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Kanata 1992

Kanata 1992

Robert Houle, Kanata, 1992
Acrylic and Conté crayon on canvas, 228.7 x 732 cm
National Gallery of Canada, Ottawa

Kanata is a signature work by Houle, marking an important investigation and inquiry into the place of First Nations peoples in the French and English histories of Canada. Houle had a dream about the work seven years before he painted it. Kanata is essential to an understanding of historical accuracy in the context of colonialism. Houle echoes what his grandfather used to say concerning colonization: “Jiishin gegoo wiiseg maa akiing, Nishnaabe waabdaan” (“If history is going to happen, our people will witness it”).

 

Benjamin West, The Death of General Wolfe, 1770
Benjamin West, The Death of General Wolfe, 1770, oil on canvas, 152.6 x 214.5 cm, National Gallery of Canada, Ottawa.

In this monumental painting, Houle appropriates a canonical image from a painting by Benjamin West (1738–1820), The Death of General Wolfe, 1770. Houle captured West’s painting digitally and, using sepia-coloured Conté crayon, copied the image, painting only the regalia of a lone Delaware warrior, in blue and red.  The image is centrally located and flanked by a blue panel on the left and a red panel on the right, giving the work a geometric layout and playing with the modernist formalism that so influences the artist. Houle says of the image, “The Indian is in parentheses … surrounded by this gigantic red and this gigantic blue and is sandwiched in that environment, is surrounded. And that is reality because the English and the French are still the major players in the making of this history, history as it was.”  Houle’s painting forces recognition of First Nations and addresses the historical inaccuracy of the idea that the founding nations of Canada are England and France.

 

West’s painting has been described as revolutionary, a watershed in the history of Western art. It depicts the death of the valiant British hero of the Seven Years’ War (1756–63), the battle that resulted in Britain’s success over France and her colonial subjects. The Delaware warrior is seen as a silent witness to the colonial struggle to found the Dominion of Canada. In Kanata, Houle challenges the authority and ability of non-Indigenous artists to represent Indigenous experiences. West was convinced of the truth in his details, though the eighteenth-century painting lacked historical accuracy. When an observer noted that the man in the foreground wasn’t wearing the moccasins all warriors wore into battle, West inserted them into subsequent versions of the work.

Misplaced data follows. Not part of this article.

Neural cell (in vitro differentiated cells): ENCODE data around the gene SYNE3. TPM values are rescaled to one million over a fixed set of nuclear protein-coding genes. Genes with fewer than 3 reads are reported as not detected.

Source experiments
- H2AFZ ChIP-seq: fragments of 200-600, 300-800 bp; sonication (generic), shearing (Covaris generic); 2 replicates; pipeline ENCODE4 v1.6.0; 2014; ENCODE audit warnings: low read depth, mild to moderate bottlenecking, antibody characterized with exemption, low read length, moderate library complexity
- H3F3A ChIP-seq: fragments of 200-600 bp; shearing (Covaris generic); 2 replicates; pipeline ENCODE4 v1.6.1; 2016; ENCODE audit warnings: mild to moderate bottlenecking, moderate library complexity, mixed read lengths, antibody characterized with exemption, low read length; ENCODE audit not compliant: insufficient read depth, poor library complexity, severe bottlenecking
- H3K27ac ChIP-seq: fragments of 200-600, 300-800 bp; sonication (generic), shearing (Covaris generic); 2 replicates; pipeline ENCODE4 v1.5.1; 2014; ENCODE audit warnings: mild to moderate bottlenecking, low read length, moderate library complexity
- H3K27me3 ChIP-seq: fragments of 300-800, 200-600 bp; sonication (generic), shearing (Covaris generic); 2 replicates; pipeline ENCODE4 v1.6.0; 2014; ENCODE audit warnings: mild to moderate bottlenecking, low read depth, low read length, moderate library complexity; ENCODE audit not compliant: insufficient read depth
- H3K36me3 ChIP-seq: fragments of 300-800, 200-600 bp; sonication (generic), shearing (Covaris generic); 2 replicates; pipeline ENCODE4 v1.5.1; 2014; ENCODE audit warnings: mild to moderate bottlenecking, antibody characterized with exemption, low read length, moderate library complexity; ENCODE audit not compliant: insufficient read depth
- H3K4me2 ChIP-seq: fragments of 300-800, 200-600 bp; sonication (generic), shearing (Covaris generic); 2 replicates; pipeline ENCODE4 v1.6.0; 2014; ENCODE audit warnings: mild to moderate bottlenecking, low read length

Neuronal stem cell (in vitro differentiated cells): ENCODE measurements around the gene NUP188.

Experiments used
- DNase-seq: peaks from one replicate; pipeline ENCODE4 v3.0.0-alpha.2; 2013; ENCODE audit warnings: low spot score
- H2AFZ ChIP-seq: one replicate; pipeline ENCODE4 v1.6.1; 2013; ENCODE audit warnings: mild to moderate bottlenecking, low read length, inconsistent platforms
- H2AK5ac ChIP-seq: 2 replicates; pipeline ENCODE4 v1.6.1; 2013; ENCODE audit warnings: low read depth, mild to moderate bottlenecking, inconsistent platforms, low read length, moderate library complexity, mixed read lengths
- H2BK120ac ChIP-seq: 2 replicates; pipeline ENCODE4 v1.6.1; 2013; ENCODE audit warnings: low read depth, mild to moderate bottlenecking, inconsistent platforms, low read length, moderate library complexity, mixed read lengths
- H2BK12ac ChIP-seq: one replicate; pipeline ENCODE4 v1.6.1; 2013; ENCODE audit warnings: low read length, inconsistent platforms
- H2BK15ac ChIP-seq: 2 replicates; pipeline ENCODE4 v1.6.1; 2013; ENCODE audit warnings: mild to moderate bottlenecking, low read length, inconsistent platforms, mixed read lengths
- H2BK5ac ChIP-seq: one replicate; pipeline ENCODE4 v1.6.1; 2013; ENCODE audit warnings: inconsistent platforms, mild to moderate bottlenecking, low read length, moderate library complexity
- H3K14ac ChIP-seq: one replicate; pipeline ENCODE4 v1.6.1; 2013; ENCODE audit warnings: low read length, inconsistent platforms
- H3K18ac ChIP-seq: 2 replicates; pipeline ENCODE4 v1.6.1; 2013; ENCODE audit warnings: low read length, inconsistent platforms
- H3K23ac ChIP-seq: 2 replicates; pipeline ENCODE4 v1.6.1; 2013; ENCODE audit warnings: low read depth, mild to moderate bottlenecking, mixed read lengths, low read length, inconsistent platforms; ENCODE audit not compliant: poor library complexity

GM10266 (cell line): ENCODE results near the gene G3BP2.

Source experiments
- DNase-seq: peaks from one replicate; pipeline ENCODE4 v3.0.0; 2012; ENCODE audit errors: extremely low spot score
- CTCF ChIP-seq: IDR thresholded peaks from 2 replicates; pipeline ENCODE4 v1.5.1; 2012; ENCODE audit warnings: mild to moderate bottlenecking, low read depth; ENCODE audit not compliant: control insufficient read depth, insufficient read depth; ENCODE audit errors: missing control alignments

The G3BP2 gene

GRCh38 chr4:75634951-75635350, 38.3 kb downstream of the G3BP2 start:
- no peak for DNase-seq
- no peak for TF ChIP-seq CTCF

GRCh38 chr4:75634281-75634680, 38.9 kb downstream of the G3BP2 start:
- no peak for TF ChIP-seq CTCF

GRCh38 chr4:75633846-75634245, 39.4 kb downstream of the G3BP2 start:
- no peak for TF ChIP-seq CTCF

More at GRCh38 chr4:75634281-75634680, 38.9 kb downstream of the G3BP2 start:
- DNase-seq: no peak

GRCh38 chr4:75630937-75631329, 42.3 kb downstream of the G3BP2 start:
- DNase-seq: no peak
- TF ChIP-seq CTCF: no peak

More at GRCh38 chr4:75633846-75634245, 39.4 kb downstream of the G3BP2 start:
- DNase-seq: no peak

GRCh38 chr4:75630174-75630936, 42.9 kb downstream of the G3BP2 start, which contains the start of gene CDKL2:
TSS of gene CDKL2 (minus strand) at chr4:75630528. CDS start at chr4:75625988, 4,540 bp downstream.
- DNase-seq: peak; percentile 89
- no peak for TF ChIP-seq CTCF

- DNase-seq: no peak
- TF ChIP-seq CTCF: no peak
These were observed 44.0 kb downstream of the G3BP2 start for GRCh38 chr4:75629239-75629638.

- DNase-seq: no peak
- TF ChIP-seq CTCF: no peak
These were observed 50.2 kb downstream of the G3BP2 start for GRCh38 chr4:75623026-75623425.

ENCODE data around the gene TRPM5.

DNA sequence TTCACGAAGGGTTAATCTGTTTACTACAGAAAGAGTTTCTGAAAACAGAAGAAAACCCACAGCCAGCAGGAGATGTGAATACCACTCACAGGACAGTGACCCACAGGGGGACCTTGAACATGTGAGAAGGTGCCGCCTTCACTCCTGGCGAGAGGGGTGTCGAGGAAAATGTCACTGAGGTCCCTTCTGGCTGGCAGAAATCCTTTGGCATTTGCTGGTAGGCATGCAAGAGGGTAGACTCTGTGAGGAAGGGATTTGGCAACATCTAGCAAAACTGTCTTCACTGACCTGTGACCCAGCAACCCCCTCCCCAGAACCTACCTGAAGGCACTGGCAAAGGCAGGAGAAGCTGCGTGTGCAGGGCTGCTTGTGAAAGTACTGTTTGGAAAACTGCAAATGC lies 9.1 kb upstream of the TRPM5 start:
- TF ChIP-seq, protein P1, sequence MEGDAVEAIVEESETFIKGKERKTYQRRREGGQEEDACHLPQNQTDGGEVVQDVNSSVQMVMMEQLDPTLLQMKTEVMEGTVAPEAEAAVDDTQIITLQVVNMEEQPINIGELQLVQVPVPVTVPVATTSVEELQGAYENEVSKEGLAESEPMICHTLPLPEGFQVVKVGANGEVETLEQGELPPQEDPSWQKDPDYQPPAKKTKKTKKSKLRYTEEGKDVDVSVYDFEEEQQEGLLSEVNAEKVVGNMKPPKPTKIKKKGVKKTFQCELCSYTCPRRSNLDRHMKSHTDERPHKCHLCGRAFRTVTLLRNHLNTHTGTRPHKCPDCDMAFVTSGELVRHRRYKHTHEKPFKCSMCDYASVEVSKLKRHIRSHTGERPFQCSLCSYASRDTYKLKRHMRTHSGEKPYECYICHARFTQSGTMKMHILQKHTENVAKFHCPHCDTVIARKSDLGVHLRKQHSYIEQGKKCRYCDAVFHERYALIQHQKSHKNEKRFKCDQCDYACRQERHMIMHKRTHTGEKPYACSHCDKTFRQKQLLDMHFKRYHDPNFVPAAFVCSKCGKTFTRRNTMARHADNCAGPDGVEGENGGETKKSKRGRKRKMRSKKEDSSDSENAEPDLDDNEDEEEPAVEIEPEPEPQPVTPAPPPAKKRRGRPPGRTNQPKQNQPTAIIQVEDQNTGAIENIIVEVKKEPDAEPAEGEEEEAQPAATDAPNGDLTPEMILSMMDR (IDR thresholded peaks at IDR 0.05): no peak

Houle later produced a series of works revisiting the image of West’s painting that were exhibited in Kanata: Robert Houle’s Histories at Carleton University Art Gallery, Ottawa, in 1993. The exhibition included a multimedia installation titled Contact/Content/Context, 1992, and two computer collage series: Lost Tribes Series, 1990–91, and Kanata Series, 1991. The works coincided with constitutional deliberations around the Meech Lake Accord.  Canadian politician and chief of the Red Sucker Lake band (now Red Sucker Lake First Nation) Elijah Harper voted against the Accord in 1990 in the Manitoba Legislature, asserting Indigenous Canadians’ control over their destinies. The exhibition continued the polemics that began with Kanata.

 

Robert Houle, Kanata (detail), 1992
Robert Houle, Kanata (detail), 1992, acrylic and Conté crayon on canvas, 228.7 x 732 cm, National Gallery of Canada, Ottawa.
Robert Houle, Lost Tribes, 1990–91
Robert Houle, Lost Tribes, 1990–91, one of twelve computer printout collages, two with hand-tinting, overall (each of eleven components, each overall): 38.3 x 57.3 cm, Art Gallery of Ontario, Toronto.

 

 

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